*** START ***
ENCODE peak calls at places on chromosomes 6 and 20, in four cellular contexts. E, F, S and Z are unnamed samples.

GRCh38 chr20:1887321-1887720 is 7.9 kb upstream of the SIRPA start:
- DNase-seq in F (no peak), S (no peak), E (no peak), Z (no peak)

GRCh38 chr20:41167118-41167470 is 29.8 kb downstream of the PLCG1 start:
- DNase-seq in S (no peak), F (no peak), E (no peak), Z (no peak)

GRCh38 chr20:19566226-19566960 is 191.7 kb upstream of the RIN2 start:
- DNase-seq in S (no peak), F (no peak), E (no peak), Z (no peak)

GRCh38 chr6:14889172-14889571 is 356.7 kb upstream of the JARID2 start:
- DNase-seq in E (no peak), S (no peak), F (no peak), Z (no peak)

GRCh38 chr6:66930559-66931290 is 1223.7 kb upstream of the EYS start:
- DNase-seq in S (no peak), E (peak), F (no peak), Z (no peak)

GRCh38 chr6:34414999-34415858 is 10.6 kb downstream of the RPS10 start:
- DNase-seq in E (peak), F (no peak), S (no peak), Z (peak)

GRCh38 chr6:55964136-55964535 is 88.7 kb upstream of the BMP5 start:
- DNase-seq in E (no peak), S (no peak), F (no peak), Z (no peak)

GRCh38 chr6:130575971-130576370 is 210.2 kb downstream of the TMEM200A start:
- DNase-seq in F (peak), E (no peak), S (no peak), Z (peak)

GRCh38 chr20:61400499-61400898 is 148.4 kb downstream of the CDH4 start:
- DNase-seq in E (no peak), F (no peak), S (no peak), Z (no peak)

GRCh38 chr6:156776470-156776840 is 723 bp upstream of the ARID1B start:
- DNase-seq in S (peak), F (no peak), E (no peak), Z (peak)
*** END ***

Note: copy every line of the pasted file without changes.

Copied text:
ENCODE peak calls at places on chromosomes 6 and 20, in four cellular contexts. E, F, S and Z are unnamed samples.

GRCh38 chr20:1887321-1887720 is 7.9 kb upstream of the SIRPA start:
- DNase-seq in F (no peak), S (no peak), E (no peak), Z (no peak)

GRCh38 chr20:41167118-41167470 is 29.8 kb downstream of the PLCG1 start:
- DNase-seq in S (no peak), F (no peak), E (no peak), Z (no peak)

GRCh38 chr20:19566226-19566960 is 191.7 kb upstream of the RIN2 start:
- DNase-seq in S (no peak), F (no peak), E (no peak), Z (no peak)

GRCh38 chr6:14889172-14889571 is 356.7 kb upstream of the JARID2 start:
- DNase-seq in E (no peak), S (no peak), F (no peak), Z (no peak)

GRCh38 chr6:66930559-66931290 is 1223.7 kb upstream of the EYS start:
- DNase-seq in S (no peak), E (peak), F (no peak), Z (no peak)

GRCh38 chr6:34414999-34415858 is 10.6 kb downstream of the RPS10 start:
- DNase-seq in E (peak), F (no peak), S (no peak), Z (peak)

GRCh38 chr6:55964136-55964535 is 88.7 kb upstream of the BMP5 start:
- DNase-seq in E (no peak), S (no peak), F (no peak), Z (no peak)

GRCh38 chr6:130575971-130576370 is 210.2 kb downstream of the TMEM200A start:
- DNase-seq in F (peak), E (no peak), S (no peak), Z (peak)

GRCh38 chr20:61400499-61400898 is 148.4 kb downstream of the CDH4 start:
- DNase-seq in E (no peak), F (no peak), S (no peak), Z (no peak)

GRCh38 chr6:156776470-156776840 is 723 bp upstream of the ARID1B start:
- DNase-seq in S (peak), F (no peak), E (no peak), Z (peak)